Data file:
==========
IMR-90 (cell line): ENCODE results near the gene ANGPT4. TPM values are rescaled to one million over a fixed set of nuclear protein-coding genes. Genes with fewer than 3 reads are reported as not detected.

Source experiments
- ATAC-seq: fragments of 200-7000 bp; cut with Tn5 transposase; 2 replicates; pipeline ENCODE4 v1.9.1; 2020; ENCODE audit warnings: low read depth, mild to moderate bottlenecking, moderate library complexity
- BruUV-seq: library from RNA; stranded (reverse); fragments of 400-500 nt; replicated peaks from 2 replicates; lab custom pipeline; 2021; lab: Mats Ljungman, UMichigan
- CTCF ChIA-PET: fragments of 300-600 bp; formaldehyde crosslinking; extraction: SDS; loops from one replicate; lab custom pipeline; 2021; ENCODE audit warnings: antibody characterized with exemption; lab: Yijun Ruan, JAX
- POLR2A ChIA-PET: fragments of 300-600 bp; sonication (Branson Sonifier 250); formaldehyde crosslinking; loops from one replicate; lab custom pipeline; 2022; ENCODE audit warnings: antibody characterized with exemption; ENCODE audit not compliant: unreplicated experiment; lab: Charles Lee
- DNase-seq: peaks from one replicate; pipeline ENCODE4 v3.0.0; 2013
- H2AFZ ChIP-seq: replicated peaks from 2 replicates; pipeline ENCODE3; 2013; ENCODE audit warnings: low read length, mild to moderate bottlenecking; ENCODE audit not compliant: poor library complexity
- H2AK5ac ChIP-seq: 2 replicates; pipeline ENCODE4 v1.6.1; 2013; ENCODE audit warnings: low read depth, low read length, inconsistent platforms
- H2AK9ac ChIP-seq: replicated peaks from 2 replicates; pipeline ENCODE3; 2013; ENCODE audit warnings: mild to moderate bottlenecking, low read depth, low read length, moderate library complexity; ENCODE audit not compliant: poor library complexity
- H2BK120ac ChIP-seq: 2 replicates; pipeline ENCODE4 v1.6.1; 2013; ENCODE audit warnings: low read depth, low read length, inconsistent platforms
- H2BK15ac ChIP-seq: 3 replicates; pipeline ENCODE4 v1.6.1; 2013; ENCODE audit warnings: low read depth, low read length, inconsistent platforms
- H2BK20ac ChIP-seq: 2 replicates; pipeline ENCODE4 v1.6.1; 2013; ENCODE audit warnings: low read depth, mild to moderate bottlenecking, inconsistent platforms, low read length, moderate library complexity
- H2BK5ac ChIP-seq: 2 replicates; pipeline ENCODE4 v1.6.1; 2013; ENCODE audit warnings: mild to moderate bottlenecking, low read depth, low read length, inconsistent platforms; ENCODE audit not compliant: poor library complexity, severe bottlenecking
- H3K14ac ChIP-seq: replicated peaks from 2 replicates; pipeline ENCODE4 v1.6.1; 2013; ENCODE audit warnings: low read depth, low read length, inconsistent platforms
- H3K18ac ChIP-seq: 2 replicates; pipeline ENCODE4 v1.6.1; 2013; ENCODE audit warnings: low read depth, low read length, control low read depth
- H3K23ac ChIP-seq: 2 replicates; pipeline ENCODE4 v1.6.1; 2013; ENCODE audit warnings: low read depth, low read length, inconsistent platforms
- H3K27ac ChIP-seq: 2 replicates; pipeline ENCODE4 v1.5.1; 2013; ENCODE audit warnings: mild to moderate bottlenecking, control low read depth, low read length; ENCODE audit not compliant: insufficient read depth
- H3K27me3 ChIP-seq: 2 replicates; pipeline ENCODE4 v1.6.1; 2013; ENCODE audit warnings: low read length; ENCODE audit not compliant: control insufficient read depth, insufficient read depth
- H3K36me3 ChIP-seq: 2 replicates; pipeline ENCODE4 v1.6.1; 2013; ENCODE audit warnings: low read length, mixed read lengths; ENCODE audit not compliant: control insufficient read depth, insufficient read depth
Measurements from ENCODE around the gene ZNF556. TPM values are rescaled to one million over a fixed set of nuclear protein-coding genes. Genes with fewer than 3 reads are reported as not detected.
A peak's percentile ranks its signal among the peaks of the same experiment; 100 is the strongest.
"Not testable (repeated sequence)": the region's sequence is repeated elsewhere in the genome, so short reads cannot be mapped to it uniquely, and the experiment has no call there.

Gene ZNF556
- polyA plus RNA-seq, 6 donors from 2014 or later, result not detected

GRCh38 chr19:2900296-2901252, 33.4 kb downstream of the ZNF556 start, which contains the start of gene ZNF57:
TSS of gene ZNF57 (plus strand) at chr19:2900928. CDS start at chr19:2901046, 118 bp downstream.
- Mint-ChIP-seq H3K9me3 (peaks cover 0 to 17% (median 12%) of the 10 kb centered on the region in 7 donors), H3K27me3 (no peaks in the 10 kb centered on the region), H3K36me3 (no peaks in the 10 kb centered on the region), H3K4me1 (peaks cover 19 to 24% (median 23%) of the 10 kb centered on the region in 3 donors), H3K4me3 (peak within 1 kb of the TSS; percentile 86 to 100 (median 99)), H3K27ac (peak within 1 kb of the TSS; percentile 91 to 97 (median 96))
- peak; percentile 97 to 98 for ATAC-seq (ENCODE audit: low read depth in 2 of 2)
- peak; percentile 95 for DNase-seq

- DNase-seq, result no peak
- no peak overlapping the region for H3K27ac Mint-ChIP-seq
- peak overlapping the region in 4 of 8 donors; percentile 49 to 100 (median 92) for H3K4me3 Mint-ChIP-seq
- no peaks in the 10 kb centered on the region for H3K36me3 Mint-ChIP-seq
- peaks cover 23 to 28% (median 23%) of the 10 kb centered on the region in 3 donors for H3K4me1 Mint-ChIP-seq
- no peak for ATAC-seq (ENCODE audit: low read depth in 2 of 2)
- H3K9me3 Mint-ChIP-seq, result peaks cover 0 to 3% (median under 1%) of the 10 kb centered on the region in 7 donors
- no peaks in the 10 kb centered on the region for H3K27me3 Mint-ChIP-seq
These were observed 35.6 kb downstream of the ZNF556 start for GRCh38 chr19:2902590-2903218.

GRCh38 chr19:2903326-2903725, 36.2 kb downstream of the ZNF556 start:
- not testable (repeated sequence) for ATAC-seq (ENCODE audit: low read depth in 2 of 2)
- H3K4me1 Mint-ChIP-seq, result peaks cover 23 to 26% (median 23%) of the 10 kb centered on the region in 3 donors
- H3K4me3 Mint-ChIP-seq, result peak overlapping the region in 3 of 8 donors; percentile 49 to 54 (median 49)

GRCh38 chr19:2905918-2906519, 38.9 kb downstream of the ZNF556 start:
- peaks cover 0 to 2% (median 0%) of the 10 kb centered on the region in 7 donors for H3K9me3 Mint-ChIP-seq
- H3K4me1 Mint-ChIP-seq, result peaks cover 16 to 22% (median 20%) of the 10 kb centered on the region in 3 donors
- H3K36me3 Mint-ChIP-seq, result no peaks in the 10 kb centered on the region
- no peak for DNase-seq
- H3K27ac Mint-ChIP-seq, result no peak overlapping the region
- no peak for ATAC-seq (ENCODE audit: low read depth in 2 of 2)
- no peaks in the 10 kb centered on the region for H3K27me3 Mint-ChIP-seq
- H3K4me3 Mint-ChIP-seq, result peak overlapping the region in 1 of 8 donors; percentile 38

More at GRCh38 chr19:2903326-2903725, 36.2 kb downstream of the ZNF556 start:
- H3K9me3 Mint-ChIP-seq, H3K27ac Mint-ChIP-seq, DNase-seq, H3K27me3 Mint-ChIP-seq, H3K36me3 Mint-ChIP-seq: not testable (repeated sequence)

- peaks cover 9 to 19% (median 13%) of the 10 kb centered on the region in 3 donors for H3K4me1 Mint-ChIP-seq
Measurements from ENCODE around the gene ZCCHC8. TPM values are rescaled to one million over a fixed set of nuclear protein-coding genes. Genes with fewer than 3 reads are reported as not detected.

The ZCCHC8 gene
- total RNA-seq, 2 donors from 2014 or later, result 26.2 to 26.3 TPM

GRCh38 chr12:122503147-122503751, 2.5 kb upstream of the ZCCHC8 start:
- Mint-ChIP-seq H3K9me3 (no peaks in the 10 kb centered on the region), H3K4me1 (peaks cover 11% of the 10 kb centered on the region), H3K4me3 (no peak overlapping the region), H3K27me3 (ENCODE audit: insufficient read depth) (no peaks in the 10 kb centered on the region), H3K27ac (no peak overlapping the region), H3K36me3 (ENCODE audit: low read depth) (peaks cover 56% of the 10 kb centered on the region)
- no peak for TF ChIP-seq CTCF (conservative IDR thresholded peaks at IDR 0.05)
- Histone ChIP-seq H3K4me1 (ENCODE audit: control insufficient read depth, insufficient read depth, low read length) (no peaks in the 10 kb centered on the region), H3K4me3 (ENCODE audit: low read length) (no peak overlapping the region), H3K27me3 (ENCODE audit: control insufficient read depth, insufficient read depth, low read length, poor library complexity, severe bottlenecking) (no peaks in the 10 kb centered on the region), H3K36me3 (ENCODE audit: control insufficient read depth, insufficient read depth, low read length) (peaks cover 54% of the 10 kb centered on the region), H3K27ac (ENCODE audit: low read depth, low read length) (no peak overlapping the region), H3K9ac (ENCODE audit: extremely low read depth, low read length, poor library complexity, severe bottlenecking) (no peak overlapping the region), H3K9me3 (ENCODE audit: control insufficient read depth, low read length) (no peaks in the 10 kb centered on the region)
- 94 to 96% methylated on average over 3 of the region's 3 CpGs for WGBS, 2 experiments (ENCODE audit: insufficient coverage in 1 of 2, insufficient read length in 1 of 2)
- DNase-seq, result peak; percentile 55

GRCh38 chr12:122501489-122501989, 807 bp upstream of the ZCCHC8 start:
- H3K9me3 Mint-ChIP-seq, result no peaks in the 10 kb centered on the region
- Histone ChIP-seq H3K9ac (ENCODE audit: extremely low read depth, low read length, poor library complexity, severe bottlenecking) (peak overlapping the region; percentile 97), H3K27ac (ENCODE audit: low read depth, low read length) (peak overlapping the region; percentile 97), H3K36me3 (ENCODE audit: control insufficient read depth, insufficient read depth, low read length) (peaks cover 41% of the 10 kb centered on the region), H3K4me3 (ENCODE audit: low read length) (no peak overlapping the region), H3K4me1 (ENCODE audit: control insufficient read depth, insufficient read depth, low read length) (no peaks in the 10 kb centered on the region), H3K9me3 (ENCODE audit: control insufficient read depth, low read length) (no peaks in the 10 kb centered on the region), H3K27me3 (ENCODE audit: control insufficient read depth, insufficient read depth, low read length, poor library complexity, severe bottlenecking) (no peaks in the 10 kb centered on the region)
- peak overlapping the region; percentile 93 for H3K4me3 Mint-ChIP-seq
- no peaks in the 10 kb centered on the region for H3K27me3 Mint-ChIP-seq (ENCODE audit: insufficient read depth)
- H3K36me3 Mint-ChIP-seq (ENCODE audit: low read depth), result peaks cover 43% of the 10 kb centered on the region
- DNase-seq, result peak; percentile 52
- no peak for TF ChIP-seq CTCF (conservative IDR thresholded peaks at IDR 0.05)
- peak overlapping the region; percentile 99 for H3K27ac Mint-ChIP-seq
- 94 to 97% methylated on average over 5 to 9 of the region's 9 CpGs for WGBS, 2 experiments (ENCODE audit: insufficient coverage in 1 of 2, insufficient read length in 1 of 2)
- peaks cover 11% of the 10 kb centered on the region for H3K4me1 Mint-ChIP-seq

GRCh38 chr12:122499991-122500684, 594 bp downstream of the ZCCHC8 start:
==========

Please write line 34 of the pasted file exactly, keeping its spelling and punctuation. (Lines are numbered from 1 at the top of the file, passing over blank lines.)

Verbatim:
- no peaks in the 10 kb centered on the region for H3K36me3 Mint-ChIP-seq